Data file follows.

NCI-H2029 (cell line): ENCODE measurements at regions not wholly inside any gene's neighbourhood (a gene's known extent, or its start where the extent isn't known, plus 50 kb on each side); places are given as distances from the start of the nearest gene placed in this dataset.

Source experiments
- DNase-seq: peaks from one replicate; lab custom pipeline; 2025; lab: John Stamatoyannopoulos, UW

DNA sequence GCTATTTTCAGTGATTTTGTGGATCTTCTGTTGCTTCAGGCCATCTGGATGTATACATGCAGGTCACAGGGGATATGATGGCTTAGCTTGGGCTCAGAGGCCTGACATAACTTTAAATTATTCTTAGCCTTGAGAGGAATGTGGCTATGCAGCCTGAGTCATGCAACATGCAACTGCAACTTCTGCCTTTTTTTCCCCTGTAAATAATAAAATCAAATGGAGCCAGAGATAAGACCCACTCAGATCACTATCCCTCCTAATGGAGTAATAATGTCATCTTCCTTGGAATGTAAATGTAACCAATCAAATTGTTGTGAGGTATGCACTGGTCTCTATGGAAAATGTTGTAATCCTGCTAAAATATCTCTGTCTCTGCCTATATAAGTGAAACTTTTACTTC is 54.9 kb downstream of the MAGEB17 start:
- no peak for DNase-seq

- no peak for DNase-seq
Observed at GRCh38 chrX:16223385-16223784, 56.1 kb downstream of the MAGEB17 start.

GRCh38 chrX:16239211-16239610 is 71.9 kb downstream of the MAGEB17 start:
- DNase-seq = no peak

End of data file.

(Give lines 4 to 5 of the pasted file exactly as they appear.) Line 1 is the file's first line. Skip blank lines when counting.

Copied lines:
DNA sequence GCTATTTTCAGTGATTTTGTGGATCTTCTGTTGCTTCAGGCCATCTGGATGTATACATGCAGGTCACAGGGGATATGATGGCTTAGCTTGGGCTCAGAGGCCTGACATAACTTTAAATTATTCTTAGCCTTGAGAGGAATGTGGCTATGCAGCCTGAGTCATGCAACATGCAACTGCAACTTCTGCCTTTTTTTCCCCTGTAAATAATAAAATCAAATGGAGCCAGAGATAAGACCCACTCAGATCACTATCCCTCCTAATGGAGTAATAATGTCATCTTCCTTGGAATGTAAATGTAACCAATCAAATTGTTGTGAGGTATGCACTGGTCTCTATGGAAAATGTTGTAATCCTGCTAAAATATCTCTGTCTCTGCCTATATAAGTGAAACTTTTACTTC is 54.9 kb downstream of the MAGEB17 start:
- no peak for DNase-seq